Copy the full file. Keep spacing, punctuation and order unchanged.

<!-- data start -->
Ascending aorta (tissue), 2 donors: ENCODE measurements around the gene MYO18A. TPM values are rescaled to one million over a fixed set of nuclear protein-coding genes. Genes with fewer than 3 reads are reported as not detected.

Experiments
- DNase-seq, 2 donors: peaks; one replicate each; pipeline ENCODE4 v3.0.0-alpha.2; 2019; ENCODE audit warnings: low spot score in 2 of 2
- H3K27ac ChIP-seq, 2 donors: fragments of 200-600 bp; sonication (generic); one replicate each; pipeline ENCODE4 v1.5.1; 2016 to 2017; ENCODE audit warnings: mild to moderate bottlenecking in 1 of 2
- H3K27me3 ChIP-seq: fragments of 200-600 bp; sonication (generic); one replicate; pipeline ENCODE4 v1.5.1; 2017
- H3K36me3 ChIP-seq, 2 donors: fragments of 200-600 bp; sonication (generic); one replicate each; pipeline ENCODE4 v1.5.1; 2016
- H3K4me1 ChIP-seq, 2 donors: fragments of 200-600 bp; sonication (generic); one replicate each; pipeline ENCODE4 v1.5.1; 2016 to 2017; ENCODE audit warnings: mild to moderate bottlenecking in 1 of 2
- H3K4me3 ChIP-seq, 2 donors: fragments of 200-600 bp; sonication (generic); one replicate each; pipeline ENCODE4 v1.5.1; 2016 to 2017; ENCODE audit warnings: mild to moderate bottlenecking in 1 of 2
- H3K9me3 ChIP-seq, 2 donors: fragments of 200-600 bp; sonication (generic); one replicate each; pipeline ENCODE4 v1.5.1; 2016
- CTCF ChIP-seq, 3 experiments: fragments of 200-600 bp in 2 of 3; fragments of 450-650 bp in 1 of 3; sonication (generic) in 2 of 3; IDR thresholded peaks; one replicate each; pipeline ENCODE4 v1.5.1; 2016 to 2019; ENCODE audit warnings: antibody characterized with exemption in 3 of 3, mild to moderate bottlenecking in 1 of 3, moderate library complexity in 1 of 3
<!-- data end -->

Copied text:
Ascending aorta (tissue), 2 donors: ENCODE measurements around the gene MYO18A. TPM values are rescaled to one million over a fixed set of nuclear protein-coding genes. Genes with fewer than 3 reads are reported as not detected.

Experiments
- DNase-seq, 2 donors: peaks; one replicate each; pipeline ENCODE4 v3.0.0-alpha.2; 2019; ENCODE audit warnings: low spot score in 2 of 2
- H3K27ac ChIP-seq, 2 donors: fragments of 200-600 bp; sonication (generic); one replicate each; pipeline ENCODE4 v1.5.1; 2016 to 2017; ENCODE audit warnings: mild to moderate bottlenecking in 1 of 2
- H3K27me3 ChIP-seq: fragments of 200-600 bp; sonication (generic); one replicate; pipeline ENCODE4 v1.5.1; 2017
- H3K36me3 ChIP-seq, 2 donors: fragments of 200-600 bp; sonication (generic); one replicate each; pipeline ENCODE4 v1.5.1; 2016
- H3K4me1 ChIP-seq, 2 donors: fragments of 200-600 bp; sonication (generic); one replicate each; pipeline ENCODE4 v1.5.1; 2016 to 2017; ENCODE audit warnings: mild to moderate bottlenecking in 1 of 2
- H3K4me3 ChIP-seq, 2 donors: fragments of 200-600 bp; sonication (generic); one replicate each; pipeline ENCODE4 v1.5.1; 2016 to 2017; ENCODE audit warnings: mild to moderate bottlenecking in 1 of 2
- H3K9me3 ChIP-seq, 2 donors: fragments of 200-600 bp; sonication (generic); one replicate each; pipeline ENCODE4 v1.5.1; 2016
- CTCF ChIP-seq, 3 experiments: fragments of 200-600 bp in 2 of 3; fragments of 450-650 bp in 1 of 3; sonication (generic) in 2 of 3; IDR thresholded peaks; one replicate each; pipeline ENCODE4 v1.5.1; 2016 to 2019; ENCODE audit warnings: antibody characterized with exemption in 3 of 3, mild to moderate bottlenecking in 1 of 3, moderate library complexity in 1 of 3